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Head to Head: Pay These Free Agents At Your Own Risk

Which free agents should teams be cautious of this offseason? Basketball Insiders’ writers discuss.

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There are several notable players hitting the free agent market this summer. Some are clearly deserving of a max, or near-max, contract while others have some red flags. In today’s head to head, Tommy Beer, Alex Kennedy and Cody Taylor discuss which players teams should approach cautiously.

 Rajon Rondo

It was less than two years ago when Boston Celtics GM Danny Ainge traded Kevin Garnett and Paul Pierce to the Brooklyn Nets in exchange for three future first-round draft picks. At that point, the only remaining core piece from the Celtics’ championship run was point guard Rajon Rondo. The debate in Boston was whether Ainge would also trade away Rajon Rondo or keep him, re-sign him, and build around him. At that time, it seemed to be all but a forgone conclusion that Rondo would have teams beating down his door to offer him a max contract if the Celtics allowed him to hit the open market.

However, Rondo’s stock, which was already dipping, bottomed out during a regrettable short stint in Dallas this past season. Ainge ended up trading Rondo to the Mavericks for Brandan Wright, Jameer Nelson, Jae Crowder and draft picks. At the time, the move was heralded as a coup for the Mavericks. Dallas fans were hoping that Rondo would be a final piece to the puzzle, making them a true contender out West. In actuality, Rondo never got along with his new coach and never fit. Nearly from the start, the results were disastrous.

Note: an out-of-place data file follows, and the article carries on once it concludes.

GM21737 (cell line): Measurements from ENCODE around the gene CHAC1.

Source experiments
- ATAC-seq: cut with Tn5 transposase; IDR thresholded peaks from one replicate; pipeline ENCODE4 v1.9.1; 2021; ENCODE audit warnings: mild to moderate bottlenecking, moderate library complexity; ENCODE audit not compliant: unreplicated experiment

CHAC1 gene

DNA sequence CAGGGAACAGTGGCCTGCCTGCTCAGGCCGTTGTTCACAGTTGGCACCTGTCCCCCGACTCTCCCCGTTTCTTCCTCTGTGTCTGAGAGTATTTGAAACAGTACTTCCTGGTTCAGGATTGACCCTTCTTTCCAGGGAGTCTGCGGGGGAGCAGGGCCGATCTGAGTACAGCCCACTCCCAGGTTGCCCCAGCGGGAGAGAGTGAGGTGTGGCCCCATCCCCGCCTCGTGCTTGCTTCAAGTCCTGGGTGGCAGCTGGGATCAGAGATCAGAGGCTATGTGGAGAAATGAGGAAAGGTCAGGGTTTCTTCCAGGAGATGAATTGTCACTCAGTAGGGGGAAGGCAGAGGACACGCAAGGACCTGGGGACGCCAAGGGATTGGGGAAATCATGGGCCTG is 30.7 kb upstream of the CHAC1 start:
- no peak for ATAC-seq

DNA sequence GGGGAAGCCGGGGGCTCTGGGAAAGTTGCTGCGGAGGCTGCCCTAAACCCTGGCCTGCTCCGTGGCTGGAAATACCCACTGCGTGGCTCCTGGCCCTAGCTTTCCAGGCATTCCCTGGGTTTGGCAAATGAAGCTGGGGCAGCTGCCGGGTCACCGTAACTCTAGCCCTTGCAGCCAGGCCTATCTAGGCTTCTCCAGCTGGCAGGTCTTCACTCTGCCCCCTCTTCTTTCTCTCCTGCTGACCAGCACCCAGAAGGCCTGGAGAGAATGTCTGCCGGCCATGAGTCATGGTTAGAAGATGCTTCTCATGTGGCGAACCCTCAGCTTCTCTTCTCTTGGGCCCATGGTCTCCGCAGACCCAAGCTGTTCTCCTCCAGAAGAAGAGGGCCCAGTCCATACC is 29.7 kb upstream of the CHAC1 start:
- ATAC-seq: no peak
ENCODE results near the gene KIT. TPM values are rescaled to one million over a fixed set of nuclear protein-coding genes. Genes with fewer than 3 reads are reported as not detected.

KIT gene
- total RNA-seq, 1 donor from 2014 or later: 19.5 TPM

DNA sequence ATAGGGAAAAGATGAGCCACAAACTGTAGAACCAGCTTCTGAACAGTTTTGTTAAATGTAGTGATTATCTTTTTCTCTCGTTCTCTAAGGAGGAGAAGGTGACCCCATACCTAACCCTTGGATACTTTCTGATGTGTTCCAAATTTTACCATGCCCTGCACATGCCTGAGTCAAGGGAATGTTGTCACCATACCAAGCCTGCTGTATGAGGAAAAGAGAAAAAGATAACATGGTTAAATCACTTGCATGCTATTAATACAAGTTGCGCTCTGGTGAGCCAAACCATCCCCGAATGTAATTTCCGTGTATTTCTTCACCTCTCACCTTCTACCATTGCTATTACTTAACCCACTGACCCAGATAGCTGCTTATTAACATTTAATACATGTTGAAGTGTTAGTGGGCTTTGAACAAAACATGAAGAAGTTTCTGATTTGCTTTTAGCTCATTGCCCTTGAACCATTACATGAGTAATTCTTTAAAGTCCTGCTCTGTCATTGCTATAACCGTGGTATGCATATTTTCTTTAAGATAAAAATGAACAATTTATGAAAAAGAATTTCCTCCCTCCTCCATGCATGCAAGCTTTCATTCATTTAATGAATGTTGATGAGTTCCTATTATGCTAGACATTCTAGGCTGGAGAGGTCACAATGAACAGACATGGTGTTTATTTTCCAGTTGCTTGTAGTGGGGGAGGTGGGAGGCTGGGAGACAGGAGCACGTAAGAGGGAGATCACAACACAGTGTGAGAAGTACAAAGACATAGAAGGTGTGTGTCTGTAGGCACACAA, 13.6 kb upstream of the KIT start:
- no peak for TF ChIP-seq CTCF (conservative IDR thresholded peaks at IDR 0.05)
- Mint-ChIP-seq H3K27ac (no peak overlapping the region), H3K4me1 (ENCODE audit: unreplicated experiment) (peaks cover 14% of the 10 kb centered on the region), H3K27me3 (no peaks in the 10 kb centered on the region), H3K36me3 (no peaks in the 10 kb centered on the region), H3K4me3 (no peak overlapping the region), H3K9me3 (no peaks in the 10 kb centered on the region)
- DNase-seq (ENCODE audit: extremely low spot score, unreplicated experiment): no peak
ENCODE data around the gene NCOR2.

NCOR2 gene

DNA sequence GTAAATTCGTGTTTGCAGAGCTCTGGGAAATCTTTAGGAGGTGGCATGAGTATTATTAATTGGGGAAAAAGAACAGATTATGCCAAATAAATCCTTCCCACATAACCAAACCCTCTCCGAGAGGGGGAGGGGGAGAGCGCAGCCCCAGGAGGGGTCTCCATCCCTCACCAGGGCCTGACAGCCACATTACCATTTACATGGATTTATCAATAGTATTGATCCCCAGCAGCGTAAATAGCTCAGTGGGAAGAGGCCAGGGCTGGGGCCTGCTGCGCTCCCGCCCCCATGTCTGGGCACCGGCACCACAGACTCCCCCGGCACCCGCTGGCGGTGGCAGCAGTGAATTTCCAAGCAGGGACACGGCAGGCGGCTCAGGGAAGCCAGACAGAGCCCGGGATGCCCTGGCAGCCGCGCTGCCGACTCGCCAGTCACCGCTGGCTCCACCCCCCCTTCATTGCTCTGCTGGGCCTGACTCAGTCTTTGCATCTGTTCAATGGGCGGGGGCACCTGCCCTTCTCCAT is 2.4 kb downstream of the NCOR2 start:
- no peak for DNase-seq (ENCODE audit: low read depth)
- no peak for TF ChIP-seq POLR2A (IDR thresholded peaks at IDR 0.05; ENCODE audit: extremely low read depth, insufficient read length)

After an uninspired effort in Game 2 of their playoffs series against the Houston Rockets, the Mavericks sent Rondo home. He never played another minute for the Mavericks. In fact, once they were eliminated, they refused to pay him a postseason share. Coach Rick Carlisle made it clear the Mavericks would not consider re-signing him this offseason.

Yet, will another team make a major offer to secure Rondo’s services? And, if a team does just that, will they be basing their decision off what Rondo will do going forward, or off the reputation he built early in his career?

While Rondo’s performance this past season was undeniably disappointing, the signs of regression were certainly evident to those examining closely. Not only is he injury prone (Rondo has missed at least 14 games each season this decade), his production, even when healthy, is no longer elite. Once a feared defender, Rondo is now merely average. And his offensive efficiency has gone from bad to worse. He’s a career 26 percent three-point shooter and last season he became the first player in NBA history shorter than 6’6 to shoot below 40 percent from the free-throw line over the course of a full NBA campaign. During the 2013-14 season, Rondo posted a pedestrian 15.3 Player Efficiency Rating. Last season, his PER dropped to just 13.5, well below the league average.

We know he won’t be back in Dallas, but where will he end up? And for how much? The Rondo situation is extremely interesting and largely unpredictable. If a team does pony up major money, they will likely end up regretting that decision sooner rather than later.

– Tommy Beer

Wesley Matthews

Wesley Matthews seemed poised for a big pay day this summer considering how well he had played for the Portland Trail Blazers in recent years. He’s been a huge part of the team’s success on both ends of the floor, and that was no different in the 2014-15 season. He finished the year averaging 15.9 points, 3.7 rebounds, 2.3 assists and 1.3 steals while hitting 2.9 three-pointers per game at a 38.9 percent clip.

Matthews had emerged as one of the better two-way shooting guards in the league just as he was set to hit the market as an unrestricted free agent this offseason. He’s the kind of well-rounded, “3-and-D” player who should have been highly coveted on July 1.

Unfortunately, a horrible injury is going to impact Matthews’ summer.

The 28-year-old tore the Achilles tendon in his left leg on March 5, ending his season prematurely and forcing him to go under the knife. This was a huge blow to the Trail Blazers, who weren’t the same after losing their starting shooting guard, and it will likely affect Matthews’ contract negotiations as well.